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Transformer Losses (Heat)

The thermal ratings of a transformer are determined by the following three factors:

  1. The amount of heat produced in the windings and connections.
  2. The amount of heat produced in the iron core.
  3. How effectively the heat can be removed from the transformer when the thermal rating of the transformer is reached. At this point, the heat being produced must equal the heat being removed or dissipated – thermal equilibrium.
Transformer Heat, Copper and Iron Losses
Transformer Heat, Copper and Iron Losses (on photo courtesy of Siemens: Geafol-Cast-resin transformer)

The efficiency of power transformers is high, especially, for large transformers at full load. However, losses are present in all transformers. These losses may be classified as copper or I2R losses and core or iron losses.


Copper (or Winding) Losses

Copper losses are resistive and proportional to load current and are sometimes called “load losses” or “I2R losses“.

As the transformer is loaded, heat is produced in the primary and secondary windings and connections due to I2R. At low loads, the quantity of heat produced will be small but as load increases, the amount of heat produced becomes significant.

At full load, the windings will be operating at or near their design temperature. Figure 1 shows the relationship between load-current and the heat produced in transformer windings and connections.

Relationship between Load and Heat Produced in Transformer Windings
Figure 1 – Relationship between Load and Heat Produced in Transformer Windings

Iron (or Core) Losses

The iron loss is due to stray eddy currents formed in the transformer core. Lines of flux are formed around the current-carrying conductors.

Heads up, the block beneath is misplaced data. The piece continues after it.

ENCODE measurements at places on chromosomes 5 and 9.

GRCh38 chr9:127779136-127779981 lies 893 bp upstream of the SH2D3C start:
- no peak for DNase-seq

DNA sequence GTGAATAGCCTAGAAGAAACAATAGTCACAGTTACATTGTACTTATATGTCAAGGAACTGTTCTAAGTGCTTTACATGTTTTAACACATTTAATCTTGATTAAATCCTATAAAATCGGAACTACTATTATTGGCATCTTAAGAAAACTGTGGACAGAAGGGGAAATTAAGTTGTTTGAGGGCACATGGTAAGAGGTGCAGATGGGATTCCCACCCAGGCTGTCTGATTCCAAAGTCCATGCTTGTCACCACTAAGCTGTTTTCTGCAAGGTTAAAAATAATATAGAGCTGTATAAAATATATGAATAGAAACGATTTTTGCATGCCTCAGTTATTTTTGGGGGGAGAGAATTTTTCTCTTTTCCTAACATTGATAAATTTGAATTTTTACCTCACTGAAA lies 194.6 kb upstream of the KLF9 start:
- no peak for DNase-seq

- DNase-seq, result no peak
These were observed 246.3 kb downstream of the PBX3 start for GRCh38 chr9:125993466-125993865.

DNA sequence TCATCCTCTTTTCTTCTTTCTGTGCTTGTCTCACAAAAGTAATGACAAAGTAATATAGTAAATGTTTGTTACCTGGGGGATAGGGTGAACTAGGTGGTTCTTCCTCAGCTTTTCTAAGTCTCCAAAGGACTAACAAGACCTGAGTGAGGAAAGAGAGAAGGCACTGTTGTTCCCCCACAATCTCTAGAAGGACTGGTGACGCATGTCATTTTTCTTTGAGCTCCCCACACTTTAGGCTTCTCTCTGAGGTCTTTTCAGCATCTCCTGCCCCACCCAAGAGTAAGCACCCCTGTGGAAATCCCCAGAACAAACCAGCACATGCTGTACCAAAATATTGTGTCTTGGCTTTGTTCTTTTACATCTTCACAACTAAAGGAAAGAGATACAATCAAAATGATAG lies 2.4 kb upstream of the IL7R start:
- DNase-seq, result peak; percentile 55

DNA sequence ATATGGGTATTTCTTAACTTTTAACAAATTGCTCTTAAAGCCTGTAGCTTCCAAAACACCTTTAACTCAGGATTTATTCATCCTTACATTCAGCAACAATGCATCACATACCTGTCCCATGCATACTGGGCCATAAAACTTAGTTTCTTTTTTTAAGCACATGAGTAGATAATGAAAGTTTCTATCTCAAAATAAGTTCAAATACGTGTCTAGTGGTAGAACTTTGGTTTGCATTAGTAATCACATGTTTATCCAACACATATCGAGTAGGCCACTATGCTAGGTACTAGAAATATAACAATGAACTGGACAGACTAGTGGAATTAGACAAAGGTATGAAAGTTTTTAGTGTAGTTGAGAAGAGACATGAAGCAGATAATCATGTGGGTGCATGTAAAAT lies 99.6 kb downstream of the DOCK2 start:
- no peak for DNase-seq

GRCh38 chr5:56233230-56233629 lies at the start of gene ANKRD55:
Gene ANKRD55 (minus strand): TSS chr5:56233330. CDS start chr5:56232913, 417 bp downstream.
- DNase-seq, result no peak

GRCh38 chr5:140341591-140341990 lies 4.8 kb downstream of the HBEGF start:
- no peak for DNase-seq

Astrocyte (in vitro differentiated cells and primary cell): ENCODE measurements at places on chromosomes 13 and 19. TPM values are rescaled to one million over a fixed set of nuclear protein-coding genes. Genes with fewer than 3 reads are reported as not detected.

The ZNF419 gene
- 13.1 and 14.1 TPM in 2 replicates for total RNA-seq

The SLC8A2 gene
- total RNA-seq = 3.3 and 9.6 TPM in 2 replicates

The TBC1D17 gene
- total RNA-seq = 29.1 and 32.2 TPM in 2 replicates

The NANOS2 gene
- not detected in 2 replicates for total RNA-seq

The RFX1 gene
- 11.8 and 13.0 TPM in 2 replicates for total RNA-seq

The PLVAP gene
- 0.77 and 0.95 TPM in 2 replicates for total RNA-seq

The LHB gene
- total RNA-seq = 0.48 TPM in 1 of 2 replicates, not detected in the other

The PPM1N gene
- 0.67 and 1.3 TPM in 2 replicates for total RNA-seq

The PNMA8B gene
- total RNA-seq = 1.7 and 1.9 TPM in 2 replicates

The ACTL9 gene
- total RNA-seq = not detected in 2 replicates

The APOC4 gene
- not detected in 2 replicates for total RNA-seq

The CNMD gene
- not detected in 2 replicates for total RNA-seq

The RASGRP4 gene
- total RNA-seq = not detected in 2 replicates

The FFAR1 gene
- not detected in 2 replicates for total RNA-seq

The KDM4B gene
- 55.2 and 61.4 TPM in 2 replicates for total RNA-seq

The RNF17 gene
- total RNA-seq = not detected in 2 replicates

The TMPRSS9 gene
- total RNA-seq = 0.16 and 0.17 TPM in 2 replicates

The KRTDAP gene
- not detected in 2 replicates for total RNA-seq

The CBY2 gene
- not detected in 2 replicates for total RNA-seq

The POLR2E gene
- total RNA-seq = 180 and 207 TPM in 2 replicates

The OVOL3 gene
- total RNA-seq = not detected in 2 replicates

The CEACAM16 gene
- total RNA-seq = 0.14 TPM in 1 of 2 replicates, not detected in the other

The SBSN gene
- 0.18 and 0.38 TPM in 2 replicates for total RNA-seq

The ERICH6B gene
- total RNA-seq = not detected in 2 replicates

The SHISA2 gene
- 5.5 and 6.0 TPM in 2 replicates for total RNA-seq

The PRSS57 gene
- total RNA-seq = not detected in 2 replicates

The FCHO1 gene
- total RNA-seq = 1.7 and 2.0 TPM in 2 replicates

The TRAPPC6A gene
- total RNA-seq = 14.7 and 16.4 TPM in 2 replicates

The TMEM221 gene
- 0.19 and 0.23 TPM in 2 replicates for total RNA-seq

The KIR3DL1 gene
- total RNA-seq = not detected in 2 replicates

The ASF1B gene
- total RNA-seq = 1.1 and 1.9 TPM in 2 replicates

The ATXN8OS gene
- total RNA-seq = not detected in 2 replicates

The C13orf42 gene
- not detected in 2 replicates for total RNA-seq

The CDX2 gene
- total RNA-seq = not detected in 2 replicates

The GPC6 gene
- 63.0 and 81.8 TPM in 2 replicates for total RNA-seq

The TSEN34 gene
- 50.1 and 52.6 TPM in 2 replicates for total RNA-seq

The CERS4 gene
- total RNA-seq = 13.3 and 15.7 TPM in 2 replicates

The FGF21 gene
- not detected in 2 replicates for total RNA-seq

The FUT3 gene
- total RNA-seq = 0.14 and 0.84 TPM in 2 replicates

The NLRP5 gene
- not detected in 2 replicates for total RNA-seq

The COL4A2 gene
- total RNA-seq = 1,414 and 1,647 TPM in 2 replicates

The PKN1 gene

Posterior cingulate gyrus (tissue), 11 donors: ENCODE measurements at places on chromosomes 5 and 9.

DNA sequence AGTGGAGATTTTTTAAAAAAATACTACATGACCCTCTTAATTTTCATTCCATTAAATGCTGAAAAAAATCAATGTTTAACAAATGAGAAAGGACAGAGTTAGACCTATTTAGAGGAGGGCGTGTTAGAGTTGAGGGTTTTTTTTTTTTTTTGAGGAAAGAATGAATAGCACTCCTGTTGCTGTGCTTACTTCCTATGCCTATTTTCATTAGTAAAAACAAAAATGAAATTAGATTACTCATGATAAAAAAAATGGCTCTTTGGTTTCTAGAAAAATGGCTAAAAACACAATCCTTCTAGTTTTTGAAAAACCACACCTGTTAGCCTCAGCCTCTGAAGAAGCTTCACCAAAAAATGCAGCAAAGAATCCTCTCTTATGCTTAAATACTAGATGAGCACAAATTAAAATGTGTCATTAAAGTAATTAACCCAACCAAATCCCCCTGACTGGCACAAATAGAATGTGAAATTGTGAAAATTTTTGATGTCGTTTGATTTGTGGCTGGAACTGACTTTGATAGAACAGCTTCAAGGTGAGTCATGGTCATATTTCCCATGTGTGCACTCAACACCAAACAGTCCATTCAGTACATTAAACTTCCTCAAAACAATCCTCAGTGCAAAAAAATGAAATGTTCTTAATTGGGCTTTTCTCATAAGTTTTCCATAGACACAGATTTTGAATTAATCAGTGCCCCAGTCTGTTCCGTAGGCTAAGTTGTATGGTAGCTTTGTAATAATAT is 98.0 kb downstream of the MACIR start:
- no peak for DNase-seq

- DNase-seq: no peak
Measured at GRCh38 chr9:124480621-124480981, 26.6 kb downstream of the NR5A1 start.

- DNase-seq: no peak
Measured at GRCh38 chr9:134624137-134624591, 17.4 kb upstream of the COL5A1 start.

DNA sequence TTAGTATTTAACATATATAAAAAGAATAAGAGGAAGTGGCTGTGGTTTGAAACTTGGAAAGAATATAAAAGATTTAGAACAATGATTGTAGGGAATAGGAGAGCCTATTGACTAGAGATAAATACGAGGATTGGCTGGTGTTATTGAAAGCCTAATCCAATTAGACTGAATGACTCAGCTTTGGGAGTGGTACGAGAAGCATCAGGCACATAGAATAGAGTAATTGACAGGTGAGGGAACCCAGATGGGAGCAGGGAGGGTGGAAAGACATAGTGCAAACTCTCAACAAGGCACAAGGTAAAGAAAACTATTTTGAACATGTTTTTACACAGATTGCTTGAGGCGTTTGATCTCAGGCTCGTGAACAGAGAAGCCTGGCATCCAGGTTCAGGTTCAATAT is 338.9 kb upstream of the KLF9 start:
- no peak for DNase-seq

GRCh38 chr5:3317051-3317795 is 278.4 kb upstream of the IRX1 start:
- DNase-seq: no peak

The majority of the flux is as indicated in the following Figure 2, flowing around the core.

Circulating Core Flux
Figure 2 – Circulating Core Flux

Some of the flux however, will try to flow at angles to the core and will cause eddy currents to be set up in the core itself.

The term eddy is used because it is aside from the main flow. To combat this effect, the core is laminated as illustrated in Figure 3. The laminations provide small gaps between the plates. As it is easier for magnetic flux to flow through iron than air or oil, stray flux that can cause core losses is minimized.

Transformer Core Laminations
Figure 3 – Transformer Core Laminations

Some of the flux however, will try to flow at angles to the core and will cause eddy currents to be set up in the core itself.

The term eddy is used because it is aside from the main flow. To combat this effect, the core is laminated as illustrated inFigure 3. The laminations provide small gaps between the plates.

As it is easier for magnetic flux to flow through iron than air or oil, stray flux that can cause core losses is minimized.


What Is Eddy Current? (VIDEO)

Resource: Science and Reactor Fundamentals Electrical – CNSC Technical Training Group

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About Author

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Edvard Csanyi

Edvard - Electrical engineer, programmer and founder of EEP. Highly specialized for design of LV/MV switchgears and LV high power busbar trunking (<6300A) in power substations, commercial buildings and industry fascilities. Professional in AutoCAD programming. Present on

13 Comments


  1. Mohammad
    May 05, 2015

    Hi!
    We have 8 Dry Transformers 1600 KVA on KTT project. Please inform us about how many WATT or BTU/hr heat gain predused from those for HVAC cooling room design.
    Thanks
    M.B.Shemirani


  2. Madan Gautam
    Apr 03, 2014

    my question is power loss in a transformer due to heat production is called what????

    • Edvard
      Edvard
      Jan 03, 2015

      Copper (I2R) losses and core(iron) losses.

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